Tchaikovsky’s Eugene Onegin takes Pushkin’s verse novel and focuses on Tatyana’s infatuation rather than Onegin’s colourful exploits. Oliver Mears, directing Scottish Opera’s stylish new production turns it into a wistful melancholic memory play as the elderly widowed Tatyana revisits her childhood mansion on her family’s former estate in the Russian countryside. This elegant old lady is on stage throughout, her simple smock dress suggesting the 1960s, making her a survivor of the terrors of two Russian Revolutions and two World Wars. She arrives with a suitcase, tugs open the ceiling to floor shutters and remains a mute ghostly presence as she watches her own early life-story unfold. She is unable to change anything, yet this Eugene Onegin invites us to muse on what might have been if events had taken a different turn.

Samuel Dale Johnson (Onegin)
© James Glossop

The boxy fixed set from designer Annemarie Woods – a large single drab room with a Russian masonry stove and a few pieces of dusty Imperial furniture conveying faded gentility – was spectacularly brought to life by stylish colourful period costumes and exquisite painterly lighting from Fabiana Piccioli. The back wall of gauze allowed the creation of memorable silhouettes and shadows of the chorus who lurked behind, as well as the arresting tableau of Onegin arriving on his horse amidst peasants celebrating harvest.

A very strong cast with plenty of fine singing was headed by Welsh soprano Natalya Romaniw as Tatyana, giving a simply knockout performance as the bookish girl who pours out her passion to a disinterested stranger. Tucked up to sleep on the battered sofa by Anne-Marie Owens' Filipyevna, Romaniw’s powerful voice, edged with darkness, made the famous Letter Scene a thrilling star turn. Her farewell as she abandoned the finally lovestruck Onegin was particularly moving.

Natalya Romaniw (Tatyana)
© James Glossop

Scottish Opera’s casting department set the bar high for Onegin who, in addition to his operatic duties, has to arrive on a horse, appear buttock naked in a tin bath (Tatyana’s erotic fantasy) and be able to dance with a professional ballerina. Australian Samuel Dale Johnson was well up for all of these challenges and in gloriously lyrical voice too, arriving across the back of the stage on horseback, and entering in a royal blue frock coat. He convincingly made the journey from youthful arrogance to become a broken man, forced to kill his friend in the duel and abandoned by Tatyana just as he had spurned her love letter, in this production handing it back to the sender. On the first night, Onegin had made a spectacular entrance on horseback through the open window, but George the horse suffered opening night nerves depositing agricultural amounts of dung centre stage to roars of laughter. At this performance, he was sensibly banished to the outdoor tableau appearance only, scuppering this reviewer’s Will he? Won’t he? side bet.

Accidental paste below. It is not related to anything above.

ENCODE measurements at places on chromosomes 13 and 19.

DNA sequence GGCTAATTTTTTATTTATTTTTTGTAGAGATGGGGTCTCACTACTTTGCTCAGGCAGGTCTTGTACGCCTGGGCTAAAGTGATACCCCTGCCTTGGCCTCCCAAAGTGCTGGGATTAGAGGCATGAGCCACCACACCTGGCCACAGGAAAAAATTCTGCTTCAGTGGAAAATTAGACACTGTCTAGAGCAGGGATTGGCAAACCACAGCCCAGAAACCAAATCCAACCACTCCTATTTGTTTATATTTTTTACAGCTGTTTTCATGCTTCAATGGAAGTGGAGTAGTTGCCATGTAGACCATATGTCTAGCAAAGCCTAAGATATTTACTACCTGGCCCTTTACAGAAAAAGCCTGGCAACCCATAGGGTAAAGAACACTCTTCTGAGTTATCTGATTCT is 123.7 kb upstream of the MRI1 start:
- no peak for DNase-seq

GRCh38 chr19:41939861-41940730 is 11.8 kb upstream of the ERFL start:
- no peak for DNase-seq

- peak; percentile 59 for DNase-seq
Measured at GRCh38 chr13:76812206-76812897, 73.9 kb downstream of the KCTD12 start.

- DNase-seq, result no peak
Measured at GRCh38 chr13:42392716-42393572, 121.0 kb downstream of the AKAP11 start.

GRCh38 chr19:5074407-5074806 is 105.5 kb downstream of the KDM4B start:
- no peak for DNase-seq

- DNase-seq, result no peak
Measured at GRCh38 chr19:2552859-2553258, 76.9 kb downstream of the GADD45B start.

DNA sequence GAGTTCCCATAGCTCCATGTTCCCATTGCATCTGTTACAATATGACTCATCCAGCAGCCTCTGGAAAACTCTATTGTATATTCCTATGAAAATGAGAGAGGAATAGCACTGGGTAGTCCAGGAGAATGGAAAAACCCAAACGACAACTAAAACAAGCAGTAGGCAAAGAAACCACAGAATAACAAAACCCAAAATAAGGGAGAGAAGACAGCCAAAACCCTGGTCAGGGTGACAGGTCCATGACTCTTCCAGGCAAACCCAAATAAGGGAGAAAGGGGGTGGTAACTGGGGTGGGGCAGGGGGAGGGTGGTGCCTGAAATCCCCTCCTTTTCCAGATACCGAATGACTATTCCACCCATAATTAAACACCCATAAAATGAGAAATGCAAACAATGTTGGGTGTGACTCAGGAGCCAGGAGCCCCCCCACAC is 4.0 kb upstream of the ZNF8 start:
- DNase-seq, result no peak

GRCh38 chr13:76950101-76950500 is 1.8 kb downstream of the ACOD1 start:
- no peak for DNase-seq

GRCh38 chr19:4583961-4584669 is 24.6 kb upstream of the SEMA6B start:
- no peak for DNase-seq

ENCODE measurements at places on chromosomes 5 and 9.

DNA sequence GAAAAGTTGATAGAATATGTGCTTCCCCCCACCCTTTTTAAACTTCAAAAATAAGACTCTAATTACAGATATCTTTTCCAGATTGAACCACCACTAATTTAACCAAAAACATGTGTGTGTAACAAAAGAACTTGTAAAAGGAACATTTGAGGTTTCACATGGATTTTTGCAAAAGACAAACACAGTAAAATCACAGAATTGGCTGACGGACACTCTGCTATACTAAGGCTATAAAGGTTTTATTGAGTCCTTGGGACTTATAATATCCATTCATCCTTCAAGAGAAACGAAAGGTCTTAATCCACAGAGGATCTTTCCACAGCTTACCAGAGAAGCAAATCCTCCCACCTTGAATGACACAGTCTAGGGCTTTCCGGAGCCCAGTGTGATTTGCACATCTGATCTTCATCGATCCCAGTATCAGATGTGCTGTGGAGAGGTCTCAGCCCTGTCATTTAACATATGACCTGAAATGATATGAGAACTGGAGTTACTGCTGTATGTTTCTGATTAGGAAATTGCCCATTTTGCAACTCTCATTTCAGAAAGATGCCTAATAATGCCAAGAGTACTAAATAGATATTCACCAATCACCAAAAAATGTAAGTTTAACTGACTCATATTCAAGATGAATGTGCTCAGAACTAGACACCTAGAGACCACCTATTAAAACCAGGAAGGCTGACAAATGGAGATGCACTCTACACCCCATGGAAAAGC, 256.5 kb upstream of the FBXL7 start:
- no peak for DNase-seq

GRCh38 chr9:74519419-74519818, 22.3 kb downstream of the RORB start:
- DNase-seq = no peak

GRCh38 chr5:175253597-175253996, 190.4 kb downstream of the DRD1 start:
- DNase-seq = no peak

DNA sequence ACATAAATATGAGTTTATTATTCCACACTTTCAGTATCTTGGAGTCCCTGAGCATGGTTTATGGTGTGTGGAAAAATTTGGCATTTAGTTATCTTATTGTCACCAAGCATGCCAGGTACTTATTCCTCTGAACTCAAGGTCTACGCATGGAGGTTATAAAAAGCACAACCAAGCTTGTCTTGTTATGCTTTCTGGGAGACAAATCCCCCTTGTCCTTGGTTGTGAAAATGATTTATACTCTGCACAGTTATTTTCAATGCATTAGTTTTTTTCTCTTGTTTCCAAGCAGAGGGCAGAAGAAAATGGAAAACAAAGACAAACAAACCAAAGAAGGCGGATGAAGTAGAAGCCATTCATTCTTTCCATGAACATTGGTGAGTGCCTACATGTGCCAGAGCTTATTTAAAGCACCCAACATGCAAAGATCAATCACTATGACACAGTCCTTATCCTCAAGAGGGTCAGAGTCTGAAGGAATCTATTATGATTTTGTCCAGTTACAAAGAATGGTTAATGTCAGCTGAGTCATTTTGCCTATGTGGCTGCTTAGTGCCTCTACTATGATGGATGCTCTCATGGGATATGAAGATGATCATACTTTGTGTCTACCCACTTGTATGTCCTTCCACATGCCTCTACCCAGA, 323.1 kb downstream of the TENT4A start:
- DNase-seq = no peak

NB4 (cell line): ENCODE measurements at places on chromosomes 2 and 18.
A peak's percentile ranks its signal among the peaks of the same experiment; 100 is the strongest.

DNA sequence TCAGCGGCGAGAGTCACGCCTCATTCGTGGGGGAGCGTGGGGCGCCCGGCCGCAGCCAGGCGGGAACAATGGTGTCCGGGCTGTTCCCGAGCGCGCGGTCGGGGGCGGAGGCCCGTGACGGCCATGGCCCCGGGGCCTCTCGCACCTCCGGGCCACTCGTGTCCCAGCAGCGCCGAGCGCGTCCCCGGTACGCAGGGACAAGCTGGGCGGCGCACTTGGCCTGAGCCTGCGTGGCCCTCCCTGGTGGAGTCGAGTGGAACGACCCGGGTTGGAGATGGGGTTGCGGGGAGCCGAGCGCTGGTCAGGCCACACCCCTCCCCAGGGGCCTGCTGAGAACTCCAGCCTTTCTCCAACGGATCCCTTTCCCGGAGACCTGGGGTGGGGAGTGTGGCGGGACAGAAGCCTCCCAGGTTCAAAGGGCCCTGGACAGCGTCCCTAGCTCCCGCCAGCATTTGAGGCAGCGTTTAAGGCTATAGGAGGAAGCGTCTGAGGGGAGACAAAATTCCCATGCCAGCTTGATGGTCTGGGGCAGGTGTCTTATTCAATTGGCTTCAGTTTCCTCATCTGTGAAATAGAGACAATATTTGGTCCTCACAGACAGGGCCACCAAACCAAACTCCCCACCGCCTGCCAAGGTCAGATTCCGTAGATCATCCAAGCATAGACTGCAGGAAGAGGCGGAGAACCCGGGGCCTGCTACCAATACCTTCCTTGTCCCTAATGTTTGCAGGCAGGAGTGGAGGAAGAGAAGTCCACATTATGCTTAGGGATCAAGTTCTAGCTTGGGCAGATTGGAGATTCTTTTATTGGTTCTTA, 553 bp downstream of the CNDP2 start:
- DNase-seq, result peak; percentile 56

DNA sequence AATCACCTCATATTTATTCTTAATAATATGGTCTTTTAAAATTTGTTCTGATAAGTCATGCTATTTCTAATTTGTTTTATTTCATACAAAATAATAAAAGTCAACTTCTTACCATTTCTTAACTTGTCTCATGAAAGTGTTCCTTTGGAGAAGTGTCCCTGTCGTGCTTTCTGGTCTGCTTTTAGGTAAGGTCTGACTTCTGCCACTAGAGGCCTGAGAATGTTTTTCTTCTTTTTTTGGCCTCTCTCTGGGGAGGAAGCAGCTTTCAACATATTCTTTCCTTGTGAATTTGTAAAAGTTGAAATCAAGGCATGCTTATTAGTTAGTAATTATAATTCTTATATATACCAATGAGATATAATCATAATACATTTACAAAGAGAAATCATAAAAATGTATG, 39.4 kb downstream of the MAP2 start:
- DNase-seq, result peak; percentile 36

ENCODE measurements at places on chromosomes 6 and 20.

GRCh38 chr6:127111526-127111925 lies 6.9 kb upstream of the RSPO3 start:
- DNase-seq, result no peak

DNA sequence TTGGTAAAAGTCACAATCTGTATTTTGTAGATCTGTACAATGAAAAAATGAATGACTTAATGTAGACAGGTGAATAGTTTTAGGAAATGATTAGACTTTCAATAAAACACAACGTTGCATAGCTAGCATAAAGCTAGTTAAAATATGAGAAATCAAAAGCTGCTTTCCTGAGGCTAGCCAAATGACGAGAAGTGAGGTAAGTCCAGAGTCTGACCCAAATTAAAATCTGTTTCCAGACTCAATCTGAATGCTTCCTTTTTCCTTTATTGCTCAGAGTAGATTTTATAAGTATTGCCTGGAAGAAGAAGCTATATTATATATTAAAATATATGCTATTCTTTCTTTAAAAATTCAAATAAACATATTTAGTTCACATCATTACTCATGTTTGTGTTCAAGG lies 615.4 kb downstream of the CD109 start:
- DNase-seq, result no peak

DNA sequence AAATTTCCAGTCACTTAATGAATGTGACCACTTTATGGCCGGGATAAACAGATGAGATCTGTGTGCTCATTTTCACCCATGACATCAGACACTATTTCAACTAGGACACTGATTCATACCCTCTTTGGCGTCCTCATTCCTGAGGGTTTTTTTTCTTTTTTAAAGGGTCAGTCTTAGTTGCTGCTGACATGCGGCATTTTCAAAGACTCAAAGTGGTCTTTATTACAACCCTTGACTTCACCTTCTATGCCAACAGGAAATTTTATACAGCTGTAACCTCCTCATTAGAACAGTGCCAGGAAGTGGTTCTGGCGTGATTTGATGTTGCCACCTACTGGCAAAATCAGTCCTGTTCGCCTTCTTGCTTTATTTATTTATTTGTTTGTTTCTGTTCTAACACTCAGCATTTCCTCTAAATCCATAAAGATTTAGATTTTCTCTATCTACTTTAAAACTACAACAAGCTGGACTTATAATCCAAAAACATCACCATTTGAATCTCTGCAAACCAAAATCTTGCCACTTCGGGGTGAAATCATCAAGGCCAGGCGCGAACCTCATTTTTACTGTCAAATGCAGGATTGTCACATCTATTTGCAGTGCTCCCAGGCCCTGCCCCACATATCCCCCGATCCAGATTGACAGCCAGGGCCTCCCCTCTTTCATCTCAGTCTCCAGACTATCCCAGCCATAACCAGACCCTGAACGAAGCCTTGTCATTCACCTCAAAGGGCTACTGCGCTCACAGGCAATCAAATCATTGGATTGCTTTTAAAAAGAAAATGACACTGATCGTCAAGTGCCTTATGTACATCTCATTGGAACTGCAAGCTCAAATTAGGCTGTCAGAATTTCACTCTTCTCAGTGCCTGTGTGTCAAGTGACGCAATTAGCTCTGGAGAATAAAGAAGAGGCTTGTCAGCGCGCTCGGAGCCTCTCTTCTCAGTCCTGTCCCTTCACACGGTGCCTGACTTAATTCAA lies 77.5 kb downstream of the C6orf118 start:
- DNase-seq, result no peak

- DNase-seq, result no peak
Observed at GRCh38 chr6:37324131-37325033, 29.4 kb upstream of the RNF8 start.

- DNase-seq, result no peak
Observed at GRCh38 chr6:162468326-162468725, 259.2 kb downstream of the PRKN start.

Samuel Dale Johnson (Onegin) and Natalya Romaniw (Tatyana)
© James Glossop

Peter Auty's jealous Lensky, singing slightly on the edge in the first act, delivered his heartfelt aria thrillingly before being shot in the duel. Elsewhere, the supporting cast was strong, Sioned Gwen Davies a vivacious Olga, and Alison Kettlewell’s rich soprano a treat as Madame Larina. Christopher Gillet, as the fawning Monsieur Triquet, and Matthew Kimble's sonorous rich bass as Prince Gremin, both shone. I was particularly taken with bass James Platt’s wonderfully resonant Zaretsky, Lensky’s second in the duel, a stickler for the rules and a big bearded stage presence in the ethereally-lit orange dawn.

Mears’ dreamy vision meant that the chorus always appeared tucked away behind a scrim at the rear of the set which, although visually effective, became a barrier, muting what could otherwise have been lively set pieces, particularly the dancing which is a key part of this opera. The singing was excellent, however, from the catchy peasant opening onwards, conductor Stuart Stratford waving his arms aloft, palms outstretched so as to be seen. The partially out of sight chorus peering at the action through lorgnettes gave an open stage to ballerina Eve Mutso, choreographed by Ashley Page, effortlessly elegant as she danced the graceful Polonaise first solo, then in partnership with Dale Johnson. Onegin and Olga had the whole floor to waltz, fuelling Lensky’s jealousy, and the Cotillon was an ensemble study in courtly grace.

Eve Mutso
© James Glossop

I especially enjoyed the rich orchestral performance as Stratford brought verve to the swirling dances with passionate excitement, the strings underpinned by six double basses giving the sound an exuberant heft, the horns and woodwind luminous in the delicate passages.

Oliver Mears’ memory concept was well thought through. As Onegin returns the letter to Tatyana in Act 1, Old Tatyana produces the faded original, tearing it to shreds at the end of the opera. There are no second chances of rekindling mismatched love.